Russet Sparrow: hidden in plain sight
Meet the Russet Sparrow: the lesser-known, but just as fascinating, cousin of the Eurasian Tree Sparrow. With different plumage, habitat preferences and nesting behaviour, there’s more to distinguish this smaller species than meets the eye.
The Eurasian Tree Sparrow is probably the most familiar bird to Japanese people. In February last year, I introduced this species under the title “Chubby Sparrows in Winter”. This time, I will write about another species of sparrow that has inhabited Japan for a long time.
Many people looking at the first photo will assume without a shadow of a doubt that it is a Eurasian Tree Sparrow. In fact, it is not a Russet Sparrow, which is slightly smaller than its better-known cousin. The males look a lot like Eurasian Tree Sparrows, but have a brighter, reddish-brown head and back. The most distinguishing feature when identifying these birds in the field is that the black cheeks of the Eurasian Tree Sparrow are absent in the Russet Sparrow. You can see the difference clearly in the photo at the top of this page. In addition, it is not possible to distinguish the male and the female Eurasian Tree Sparrow by appearance, whereas the female Russet Sparrow has a subdued, greyish-brown colouration quite unlike the male.
The photographs I introduce here were taken over a number of years at the Togakushi Forest Botanical Garden in Nagano Prefecture, where many birds spend their breeding season from April to May and can be observed singing and displaying courtship behaviour. The two photos below, which show the same nest hole, were a brief glimpse into the birds’ housing situation. Birds in the genus Poecile – more commonly known as the chickadees – are the only members of the tit family that excavate their own nest cavities in dead trees. In the photograph, the Poecile couple had worked together to almost complete their nest hole, and the male was courtship-feeding the female.
By HIH Princess Takamado
English translation of an article original featured in ‘Through the Lens’, Fujingaho Magazine, April 2022
However, just as the two birds were leaving the nest hole, a female Russet Sparrow flew in. Tilting her head, she peered into the hole dug by the Poeciles from various angles. Since the Russet Sparrow cannot make its own holes, she was trying to steal the nest cavity dug by the Poeciles. Returning to the nest, the Poecile couple noticed her and chased her away in a particularly valiant and daredevil fashion. I am still wondering how this nest-hole fight ended.
Breeding habitats also differ between the Eurasian Tree Sparrows and the Russet Sparrow. Eurasian Tree Sparrows tend to nest in human-made structures in towns and cities. On the other hand, the smaller Russet Sparrow lives in forests adjacent to villages and agricultural land, and uses old woodpecker nests and other tree cavities to raise their young. Because of this, I had an image of the Russet Sparrow as a forest bird that has little to do with human life. However, in May 2001, when I went birdwatching at a ski resort in Niigata Prefecture with Prince Takamado, we found that the Russet Sparrow also uses human-made structures. The ski resort, which is busy in winter, becomes quiet once the season is over. We walked for a while from the gates of the ski lifts, and to our surprise, we found that the Russet Sparrows were perched on the structure, nesting in the gaps between the steel pillars.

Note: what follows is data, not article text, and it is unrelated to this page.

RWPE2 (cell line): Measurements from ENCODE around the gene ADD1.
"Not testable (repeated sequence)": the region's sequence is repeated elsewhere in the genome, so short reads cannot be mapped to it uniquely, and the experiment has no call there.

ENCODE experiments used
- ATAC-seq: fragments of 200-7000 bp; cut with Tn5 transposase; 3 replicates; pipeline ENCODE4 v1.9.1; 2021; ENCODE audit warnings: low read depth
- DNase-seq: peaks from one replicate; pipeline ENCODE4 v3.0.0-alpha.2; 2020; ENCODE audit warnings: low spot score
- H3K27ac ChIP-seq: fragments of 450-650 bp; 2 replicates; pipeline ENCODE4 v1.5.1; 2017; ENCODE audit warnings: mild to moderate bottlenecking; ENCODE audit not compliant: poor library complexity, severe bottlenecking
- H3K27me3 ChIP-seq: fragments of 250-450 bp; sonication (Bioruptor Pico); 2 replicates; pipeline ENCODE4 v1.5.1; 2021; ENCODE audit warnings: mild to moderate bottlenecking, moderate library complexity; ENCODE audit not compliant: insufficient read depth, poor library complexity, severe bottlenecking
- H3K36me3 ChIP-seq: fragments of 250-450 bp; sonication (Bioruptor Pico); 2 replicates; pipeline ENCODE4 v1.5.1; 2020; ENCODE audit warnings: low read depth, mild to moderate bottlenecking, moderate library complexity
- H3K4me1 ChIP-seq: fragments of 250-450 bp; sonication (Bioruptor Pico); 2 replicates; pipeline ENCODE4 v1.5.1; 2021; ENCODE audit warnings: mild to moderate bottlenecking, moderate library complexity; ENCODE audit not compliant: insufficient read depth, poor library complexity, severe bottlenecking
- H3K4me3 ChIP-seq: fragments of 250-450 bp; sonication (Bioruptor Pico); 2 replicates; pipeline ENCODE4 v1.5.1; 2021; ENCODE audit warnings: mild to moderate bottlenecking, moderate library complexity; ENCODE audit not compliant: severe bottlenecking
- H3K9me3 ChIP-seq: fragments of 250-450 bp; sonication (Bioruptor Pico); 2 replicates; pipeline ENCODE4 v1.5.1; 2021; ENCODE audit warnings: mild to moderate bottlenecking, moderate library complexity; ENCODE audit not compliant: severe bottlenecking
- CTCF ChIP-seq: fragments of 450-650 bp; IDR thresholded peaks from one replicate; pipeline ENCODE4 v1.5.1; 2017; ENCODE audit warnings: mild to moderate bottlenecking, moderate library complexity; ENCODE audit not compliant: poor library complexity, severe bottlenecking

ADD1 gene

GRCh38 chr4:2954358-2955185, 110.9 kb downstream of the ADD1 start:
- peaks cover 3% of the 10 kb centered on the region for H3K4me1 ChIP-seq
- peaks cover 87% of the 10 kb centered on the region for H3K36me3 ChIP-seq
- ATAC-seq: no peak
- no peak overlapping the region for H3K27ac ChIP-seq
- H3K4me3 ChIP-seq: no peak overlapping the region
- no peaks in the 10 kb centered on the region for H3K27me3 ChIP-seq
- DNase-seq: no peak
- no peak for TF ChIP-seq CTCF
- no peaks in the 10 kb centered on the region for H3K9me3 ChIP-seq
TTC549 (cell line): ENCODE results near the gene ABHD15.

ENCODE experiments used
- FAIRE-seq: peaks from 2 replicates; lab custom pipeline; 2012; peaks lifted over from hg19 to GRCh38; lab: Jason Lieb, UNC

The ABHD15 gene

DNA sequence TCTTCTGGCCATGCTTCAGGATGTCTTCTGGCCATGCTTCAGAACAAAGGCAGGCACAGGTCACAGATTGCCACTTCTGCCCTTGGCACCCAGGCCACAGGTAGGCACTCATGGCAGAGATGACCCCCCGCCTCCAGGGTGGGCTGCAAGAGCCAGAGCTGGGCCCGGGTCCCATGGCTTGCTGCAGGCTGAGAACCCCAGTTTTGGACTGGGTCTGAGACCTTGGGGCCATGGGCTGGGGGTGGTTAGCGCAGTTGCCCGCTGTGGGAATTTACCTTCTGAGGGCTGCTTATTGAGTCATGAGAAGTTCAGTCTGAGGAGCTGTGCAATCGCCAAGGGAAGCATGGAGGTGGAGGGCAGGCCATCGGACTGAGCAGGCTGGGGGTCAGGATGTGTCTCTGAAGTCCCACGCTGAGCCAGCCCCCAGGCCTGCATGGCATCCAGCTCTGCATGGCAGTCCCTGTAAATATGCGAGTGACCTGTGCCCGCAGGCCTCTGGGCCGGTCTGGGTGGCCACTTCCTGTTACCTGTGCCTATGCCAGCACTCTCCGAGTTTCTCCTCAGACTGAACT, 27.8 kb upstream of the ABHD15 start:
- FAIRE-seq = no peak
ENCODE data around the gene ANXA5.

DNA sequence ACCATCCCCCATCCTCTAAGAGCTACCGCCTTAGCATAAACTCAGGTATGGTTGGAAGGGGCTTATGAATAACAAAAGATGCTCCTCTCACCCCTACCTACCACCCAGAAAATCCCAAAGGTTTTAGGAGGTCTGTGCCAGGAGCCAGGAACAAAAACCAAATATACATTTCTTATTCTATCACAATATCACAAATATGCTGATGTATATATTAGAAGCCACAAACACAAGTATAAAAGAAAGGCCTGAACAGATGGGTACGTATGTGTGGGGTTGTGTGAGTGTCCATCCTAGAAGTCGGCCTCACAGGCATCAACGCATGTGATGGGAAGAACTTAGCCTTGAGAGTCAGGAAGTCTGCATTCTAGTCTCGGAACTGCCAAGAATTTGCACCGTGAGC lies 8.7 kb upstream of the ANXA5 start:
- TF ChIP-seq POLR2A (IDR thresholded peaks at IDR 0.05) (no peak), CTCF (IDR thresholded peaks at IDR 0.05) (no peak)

Ski resorts are far away from human habitation, so we found no Eurasian Tree Sparrows. In such places, I was surprised to find that the Russet Sparrow nests in human-made structures, in a manner similar to the Eurasian Tree Sparrow. There are woodlands on both sides of the slopes, but rather than looking for suitable tree cavities there, it may have been more advantageous to use the gaps between the steel pillars, which offer better protection against their natural enemies. In mountain communities where there are no Eurasian Tree Sparrows, I have heard that in some places the Russet Sparrow has taken up residence in the village. However, this is only the case when their larger cousins are not present, and there seem to be no examples of both species living together in the same place.
Eurasian Tree Sparrows and Russet Sparrows tend to live separately, but this is not a solid segregation, but rather a vague relationship that depends on the power balance between them, which is something that also applies to human society. I have fond memories of feeling close to the Russet Sparrow.
More from Princess Takamado:
Signs of damage on Japanese Camellia flowers turned out to be evidence of their vital role in the survival of the Mountain White-eye. Discover more about the interaction between these two beautiful species.
For several months a year, many male ducks lose their brightly-coloured plumage and adopt more sober attire, known as “eclipse plumage”. Discover the fascinating reasons behind this strategy, and why some duck species have evolved a different approach.
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